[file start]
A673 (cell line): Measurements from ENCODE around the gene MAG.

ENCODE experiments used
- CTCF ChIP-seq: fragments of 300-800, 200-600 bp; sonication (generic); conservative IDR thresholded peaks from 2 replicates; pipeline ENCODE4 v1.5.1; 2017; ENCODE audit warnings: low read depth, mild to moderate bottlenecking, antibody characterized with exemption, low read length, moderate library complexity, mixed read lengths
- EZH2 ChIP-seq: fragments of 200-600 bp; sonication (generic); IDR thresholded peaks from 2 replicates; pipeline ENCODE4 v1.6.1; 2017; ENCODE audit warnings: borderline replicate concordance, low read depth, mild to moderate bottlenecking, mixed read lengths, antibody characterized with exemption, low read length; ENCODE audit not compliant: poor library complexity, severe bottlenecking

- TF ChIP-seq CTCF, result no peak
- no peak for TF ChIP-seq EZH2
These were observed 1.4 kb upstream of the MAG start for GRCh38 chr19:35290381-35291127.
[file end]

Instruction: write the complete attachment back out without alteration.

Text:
A673 (cell line): Measurements from ENCODE around the gene MAG.

ENCODE experiments used
- CTCF ChIP-seq: fragments of 300-800, 200-600 bp; sonication (generic); conservative IDR thresholded peaks from 2 replicates; pipeline ENCODE4 v1.5.1; 2017; ENCODE audit warnings: low read depth, mild to moderate bottlenecking, antibody characterized with exemption, low read length, moderate library complexity, mixed read lengths
- EZH2 ChIP-seq: fragments of 200-600 bp; sonication (generic); IDR thresholded peaks from 2 replicates; pipeline ENCODE4 v1.6.1; 2017; ENCODE audit warnings: borderline replicate concordance, low read depth, mild to moderate bottlenecking, mixed read lengths, antibody characterized with exemption, low read length; ENCODE audit not compliant: poor library complexity, severe bottlenecking

- TF ChIP-seq CTCF, result no peak
- no peak for TF ChIP-seq EZH2
These were observed 1.4 kb upstream of the MAG start for GRCh38 chr19:35290381-35291127.